The variability observed in studies examining the efficiency of a biomarker is commonly related to differences in ethnics, age and tumor stage. In addition, differences in sampling, DNA extraction, DNA input and bisulfite modification, primer design, annealing temperature and single-copy genes as reference for normalization in MS-qPCR, together with storage of bisulfite-modified samples may lead to different results [20]. Among the potential sources of variability analyzed, these authors found that the reference gene used for normalization, ALU, COL2A1 or ACTB, caused the largest PMR differences. As described for SFRP2 [21] and GSTP1 [22], different amplicons/primers originate variable results, reflecting the methylation status more or less precisely. According to several considerations concerning potential sources of variations [17,20,23], firstly we prepared a large quantity of fully-methylated control that was use throughout the study. Fully methylated and unmethylated controls were always included in each bisulfite modification. Additionally, dilutions of the fully-methylated control (100%, 10% and 1%) were included in all plates to verify coherent and comparable Cqs between plates. A 1/10 dilution (10%) of the fully-methylated control was included in the pre-amplification step as internal control to verify similarity with the 10% prepared from the amplified fully-methylated control.
It should also be noted that the primers and probe used for MS-qPCR were also used in many other studies evaluating methylation in p16/INK4A [24,25,26], increasing the interest in conducting a comparison with a high-resolution, absolute DNA methylation method such as pyrosequencing. This technique has several built-in quality controls and is based on methylation-independent amplification, providing information at single CpG resolution [23]. Another advantage of this technique is the possibility of including a non-methylated control, which allows us to evaluate the performance of the sodium-bisulfite conversion kit used. Pyrosequencing, together with bisulfite amplicon NGS sequencing, were found the best all-round performance methods for methylation marker validation and development according to the study performed by Bock et al. [19] and Šestáková et al. [27] comparing eight and four methylation techniques, respectively. Though absolute methylation assays such as Amplicon BS, enriched BS and pyrosequencing are the methods of choice for biomarker validation, relative methylation assays (MS-HRM or MS-qPCR) with an adequate design are capable of detecting minimal traces of methylated DNA against an excess of unmethylated DNA [19].
Relative quantification is an intrinsic disadvantage of the MS-qPCR method, with the use of probes reducing sensitivity (more restrictive priming) while specificity is increased [17]. However, nested two-stage PCR increases sensitivity, necessary for samples with very low DNA concentration and/or substantially contaminated with DNA from healthy cells. Compared to MethyLight dPCR (digital PCR), Redshaw et al. [14] reported lower variability between replicates for MethyLight qPCR measurements of p14/ARF, with inferior precision to resolve methylation percentages below 50% difference when using the former technique. However, a methylation-independent primer/probe design comparing dPCR and qPCR demonstrated a linear and accurate detection over the complete methylation range, also with low DNA input samples in the case of dPCR [28].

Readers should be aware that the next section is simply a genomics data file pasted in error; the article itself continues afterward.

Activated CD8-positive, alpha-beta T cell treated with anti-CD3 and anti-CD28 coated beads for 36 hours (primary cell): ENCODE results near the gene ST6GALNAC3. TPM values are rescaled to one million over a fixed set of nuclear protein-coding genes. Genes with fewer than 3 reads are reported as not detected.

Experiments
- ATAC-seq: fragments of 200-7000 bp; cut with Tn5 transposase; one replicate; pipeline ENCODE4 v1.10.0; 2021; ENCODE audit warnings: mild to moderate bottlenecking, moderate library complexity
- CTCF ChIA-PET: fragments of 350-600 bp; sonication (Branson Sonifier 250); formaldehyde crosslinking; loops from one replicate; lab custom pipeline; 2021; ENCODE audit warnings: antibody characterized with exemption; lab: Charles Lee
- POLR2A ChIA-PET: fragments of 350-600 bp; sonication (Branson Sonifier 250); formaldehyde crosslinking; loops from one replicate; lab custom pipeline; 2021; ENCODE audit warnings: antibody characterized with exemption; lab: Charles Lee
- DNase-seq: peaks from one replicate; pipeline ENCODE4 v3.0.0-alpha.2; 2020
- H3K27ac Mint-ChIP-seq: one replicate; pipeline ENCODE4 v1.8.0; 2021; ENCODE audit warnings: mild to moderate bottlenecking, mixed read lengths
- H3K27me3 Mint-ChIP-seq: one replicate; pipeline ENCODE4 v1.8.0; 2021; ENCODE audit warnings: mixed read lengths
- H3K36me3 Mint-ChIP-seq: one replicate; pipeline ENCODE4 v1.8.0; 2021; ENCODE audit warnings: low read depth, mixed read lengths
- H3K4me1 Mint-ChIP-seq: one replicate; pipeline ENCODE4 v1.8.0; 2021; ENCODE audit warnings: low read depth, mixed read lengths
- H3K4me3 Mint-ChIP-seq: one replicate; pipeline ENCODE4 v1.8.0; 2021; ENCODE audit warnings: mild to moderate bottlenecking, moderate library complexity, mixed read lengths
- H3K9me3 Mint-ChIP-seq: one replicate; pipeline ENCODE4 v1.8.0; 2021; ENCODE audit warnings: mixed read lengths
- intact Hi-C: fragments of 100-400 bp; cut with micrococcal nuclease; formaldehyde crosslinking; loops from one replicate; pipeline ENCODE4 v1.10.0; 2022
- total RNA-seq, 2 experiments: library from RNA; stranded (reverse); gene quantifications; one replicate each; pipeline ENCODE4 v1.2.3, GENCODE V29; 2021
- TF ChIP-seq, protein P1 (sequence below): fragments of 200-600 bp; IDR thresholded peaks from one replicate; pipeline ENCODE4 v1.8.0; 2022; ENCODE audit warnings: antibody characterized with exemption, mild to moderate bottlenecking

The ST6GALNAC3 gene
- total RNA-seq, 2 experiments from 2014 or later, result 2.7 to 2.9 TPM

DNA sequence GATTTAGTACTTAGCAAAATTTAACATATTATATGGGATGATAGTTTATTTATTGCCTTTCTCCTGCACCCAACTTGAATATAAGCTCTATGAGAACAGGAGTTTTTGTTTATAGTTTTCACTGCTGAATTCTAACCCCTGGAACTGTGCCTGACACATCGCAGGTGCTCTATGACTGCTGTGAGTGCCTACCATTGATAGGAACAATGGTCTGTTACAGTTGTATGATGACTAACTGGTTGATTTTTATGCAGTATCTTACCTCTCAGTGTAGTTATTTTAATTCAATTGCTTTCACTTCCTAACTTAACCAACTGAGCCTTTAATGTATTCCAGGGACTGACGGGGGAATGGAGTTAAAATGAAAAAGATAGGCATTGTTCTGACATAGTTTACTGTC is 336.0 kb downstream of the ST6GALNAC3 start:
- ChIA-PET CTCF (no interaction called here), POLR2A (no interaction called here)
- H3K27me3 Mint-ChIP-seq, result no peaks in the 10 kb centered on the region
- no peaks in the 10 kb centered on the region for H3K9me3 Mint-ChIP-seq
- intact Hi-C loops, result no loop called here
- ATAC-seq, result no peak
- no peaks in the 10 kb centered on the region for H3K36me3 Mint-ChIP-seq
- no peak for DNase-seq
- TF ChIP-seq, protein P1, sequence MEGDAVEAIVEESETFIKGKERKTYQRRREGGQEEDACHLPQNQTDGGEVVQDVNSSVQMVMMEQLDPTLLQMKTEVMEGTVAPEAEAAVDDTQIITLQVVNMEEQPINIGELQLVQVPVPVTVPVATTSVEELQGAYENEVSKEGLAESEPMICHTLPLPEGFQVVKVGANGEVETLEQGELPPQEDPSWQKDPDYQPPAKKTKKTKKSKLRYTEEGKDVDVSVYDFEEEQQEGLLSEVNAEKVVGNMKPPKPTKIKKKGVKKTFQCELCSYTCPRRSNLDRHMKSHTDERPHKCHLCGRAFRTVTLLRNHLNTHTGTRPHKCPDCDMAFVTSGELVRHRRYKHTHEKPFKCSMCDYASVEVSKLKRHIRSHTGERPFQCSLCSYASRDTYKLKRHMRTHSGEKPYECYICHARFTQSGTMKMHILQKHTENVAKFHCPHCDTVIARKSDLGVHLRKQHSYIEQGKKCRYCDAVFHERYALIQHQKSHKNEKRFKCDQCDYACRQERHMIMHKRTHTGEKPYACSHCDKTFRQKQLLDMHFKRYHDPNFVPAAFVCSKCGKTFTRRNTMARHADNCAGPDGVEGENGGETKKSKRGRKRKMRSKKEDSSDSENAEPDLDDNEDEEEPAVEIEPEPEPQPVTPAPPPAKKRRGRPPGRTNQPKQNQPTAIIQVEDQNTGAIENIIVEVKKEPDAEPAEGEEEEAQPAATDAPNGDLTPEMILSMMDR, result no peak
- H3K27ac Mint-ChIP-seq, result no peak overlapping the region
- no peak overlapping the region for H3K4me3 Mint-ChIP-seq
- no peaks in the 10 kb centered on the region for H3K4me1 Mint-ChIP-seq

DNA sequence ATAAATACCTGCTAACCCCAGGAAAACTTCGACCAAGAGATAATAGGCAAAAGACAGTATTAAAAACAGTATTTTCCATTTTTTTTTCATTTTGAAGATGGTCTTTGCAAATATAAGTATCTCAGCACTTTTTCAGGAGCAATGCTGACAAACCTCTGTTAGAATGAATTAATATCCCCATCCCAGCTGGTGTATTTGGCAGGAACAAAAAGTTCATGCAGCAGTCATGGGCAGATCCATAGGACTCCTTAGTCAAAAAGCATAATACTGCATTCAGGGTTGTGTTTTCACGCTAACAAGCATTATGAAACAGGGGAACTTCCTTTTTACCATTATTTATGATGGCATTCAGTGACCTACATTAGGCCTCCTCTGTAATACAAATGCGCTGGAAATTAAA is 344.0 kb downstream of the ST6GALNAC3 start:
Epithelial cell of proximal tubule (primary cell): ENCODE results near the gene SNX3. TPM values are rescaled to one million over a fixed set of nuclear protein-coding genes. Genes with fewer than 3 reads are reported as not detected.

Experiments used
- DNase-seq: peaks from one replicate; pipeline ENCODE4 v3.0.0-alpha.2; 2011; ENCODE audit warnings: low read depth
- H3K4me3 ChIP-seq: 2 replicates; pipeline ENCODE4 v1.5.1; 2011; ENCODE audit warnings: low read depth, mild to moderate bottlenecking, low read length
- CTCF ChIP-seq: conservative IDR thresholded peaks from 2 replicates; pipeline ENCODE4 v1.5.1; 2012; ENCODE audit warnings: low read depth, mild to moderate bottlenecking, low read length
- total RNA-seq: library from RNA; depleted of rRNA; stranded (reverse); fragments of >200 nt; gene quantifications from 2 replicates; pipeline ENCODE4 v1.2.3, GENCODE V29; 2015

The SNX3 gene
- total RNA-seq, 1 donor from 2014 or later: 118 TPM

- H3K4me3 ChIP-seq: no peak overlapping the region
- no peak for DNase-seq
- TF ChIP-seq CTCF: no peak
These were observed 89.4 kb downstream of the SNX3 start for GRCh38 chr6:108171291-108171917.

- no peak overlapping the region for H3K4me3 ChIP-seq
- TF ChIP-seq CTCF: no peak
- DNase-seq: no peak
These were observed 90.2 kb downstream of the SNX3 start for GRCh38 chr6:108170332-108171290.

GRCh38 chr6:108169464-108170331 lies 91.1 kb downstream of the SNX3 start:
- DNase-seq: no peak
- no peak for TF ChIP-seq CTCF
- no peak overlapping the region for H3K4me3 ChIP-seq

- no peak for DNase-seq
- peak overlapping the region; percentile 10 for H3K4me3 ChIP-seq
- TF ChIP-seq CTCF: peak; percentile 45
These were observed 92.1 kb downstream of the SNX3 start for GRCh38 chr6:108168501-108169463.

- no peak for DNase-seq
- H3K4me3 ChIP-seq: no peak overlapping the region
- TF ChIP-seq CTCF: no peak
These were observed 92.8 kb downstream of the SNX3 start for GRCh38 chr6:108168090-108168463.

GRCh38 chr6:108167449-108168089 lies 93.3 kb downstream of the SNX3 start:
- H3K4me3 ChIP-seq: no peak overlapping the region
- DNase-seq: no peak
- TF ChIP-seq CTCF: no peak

In our study, the differences in methylation between pyrosequencing and MS-qPCR could also be attributed to partial and heterogeneous methylation patterns, which have been described in several tumors [21,29,30]. Quillien et al. [29] suggested that MS-qPCR assays analyzing tumors bearing heterogeneous methylation could result in underestimation because of the restrictive priming increased by the use of a probe.
Though methylation of p16/INK4A is of considerable interest in lung cancer, with methylation frequencies ranging from 17 to 80% in tumor tissue and 0 to 80% in plasma, sputum and bronchoalveolar lavage [11], here we found that p16/INK4A methylation has no sensitivity for the detection of metastasis in lymph node samples from lung cancer patients, though this was not the aim of the study.
In conclusion, we found that independently of the statistical method used for estimating the cut-off, the methylation percentage obtained through MS-qPCR (NMP) is lower than that calculated for pyrosequencing. The translation of methylation assays of a candidate biomarker to the clinic should take into account the differences and similarities of data obtained using each of the methods, balancing the pros and cons in terms of discriminatory capacity, cost-effectiveness and feasibility of implementation, among others.

4. Materials and Methods

4.1. Subjects

The study included 80 patients (69 men and 11 women, mean age 62.2) diagnosed of or with high suspicion of NSCLC (non-small cell lung cancer), in which an EBUS-TBNA was performed for diagnostic and/or staging purposes, obtaining a total of 160 lymph node samples. Clinical characteristics of patients and adenopathies are summarized in Table S1. A BF-UC180F-OL8 bronchoscope (Olympus, Japan) and a ProSound alpha 5 ultrasound (Aloka, Japan) were used to examine and puncture adenopathies. An expert pathologist analyzed in situ the cytological lymph node samples recovered. According to cytology and follow-up, samples were classified as 66 (41.25%) true-positives (TP, positive cytology and clinically confirmed metastasis); 82 (51.25%) true-negatives (TN, negative cytology and no evidence of metastasis after surgery or no modification in lymph node size during 1 year surveillance); and 12 (7.50%) false-negatives (FN, negative cytology but metastatic lymph node infiltration evidenced after surgery or significant growth of lymph node detected during follow-up). A representative portion of the sample was resuspended in saline solution and immediately stored at −20 °C.